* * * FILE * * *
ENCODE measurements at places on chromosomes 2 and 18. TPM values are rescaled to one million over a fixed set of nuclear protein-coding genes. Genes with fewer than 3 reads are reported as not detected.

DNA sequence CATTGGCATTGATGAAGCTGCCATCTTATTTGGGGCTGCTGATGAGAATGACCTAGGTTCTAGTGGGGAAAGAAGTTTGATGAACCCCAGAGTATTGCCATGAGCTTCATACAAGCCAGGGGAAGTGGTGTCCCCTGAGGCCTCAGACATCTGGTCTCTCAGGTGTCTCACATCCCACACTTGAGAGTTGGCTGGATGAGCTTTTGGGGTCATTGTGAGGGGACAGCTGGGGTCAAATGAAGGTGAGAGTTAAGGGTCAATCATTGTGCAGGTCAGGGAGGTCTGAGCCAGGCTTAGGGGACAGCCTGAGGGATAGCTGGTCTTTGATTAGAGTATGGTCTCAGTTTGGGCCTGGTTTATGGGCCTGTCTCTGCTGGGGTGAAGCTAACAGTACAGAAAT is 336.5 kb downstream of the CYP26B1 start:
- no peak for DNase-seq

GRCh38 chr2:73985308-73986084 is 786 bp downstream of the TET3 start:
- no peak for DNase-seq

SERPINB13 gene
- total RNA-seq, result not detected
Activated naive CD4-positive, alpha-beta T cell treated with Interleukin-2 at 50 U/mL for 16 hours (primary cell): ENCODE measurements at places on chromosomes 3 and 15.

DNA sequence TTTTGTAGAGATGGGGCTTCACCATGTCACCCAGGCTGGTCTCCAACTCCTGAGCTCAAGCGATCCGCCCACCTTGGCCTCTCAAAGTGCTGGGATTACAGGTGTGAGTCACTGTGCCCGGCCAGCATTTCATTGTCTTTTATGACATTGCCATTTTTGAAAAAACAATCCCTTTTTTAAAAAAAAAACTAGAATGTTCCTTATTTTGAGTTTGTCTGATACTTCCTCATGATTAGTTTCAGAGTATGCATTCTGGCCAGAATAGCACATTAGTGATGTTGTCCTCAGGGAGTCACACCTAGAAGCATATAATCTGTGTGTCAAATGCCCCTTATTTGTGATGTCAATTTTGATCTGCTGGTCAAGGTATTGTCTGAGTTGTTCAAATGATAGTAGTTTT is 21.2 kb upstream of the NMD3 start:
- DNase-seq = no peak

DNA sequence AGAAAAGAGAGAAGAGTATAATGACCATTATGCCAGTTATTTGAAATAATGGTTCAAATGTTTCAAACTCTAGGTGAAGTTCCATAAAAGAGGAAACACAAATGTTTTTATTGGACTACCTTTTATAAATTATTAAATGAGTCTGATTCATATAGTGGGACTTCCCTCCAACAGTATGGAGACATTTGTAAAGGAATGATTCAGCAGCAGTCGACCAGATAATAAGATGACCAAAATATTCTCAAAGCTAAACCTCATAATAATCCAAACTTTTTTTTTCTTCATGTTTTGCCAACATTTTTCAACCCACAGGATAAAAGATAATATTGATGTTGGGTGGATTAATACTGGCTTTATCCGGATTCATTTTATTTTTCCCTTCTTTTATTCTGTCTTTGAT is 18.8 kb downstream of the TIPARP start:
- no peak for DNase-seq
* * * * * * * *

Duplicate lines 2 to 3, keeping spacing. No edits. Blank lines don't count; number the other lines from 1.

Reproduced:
DNA sequence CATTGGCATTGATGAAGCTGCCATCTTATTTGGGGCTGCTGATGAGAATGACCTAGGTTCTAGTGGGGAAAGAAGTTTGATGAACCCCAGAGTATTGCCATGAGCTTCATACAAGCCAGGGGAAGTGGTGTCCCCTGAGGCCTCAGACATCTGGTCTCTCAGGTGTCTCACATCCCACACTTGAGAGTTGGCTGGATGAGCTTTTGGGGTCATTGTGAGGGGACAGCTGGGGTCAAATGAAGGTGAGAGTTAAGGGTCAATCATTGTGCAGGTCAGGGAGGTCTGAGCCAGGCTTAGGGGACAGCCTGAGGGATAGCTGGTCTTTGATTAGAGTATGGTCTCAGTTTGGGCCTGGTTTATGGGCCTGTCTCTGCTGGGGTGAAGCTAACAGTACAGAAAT is 336.5 kb downstream of the CYP26B1 start:
- no peak for DNase-seq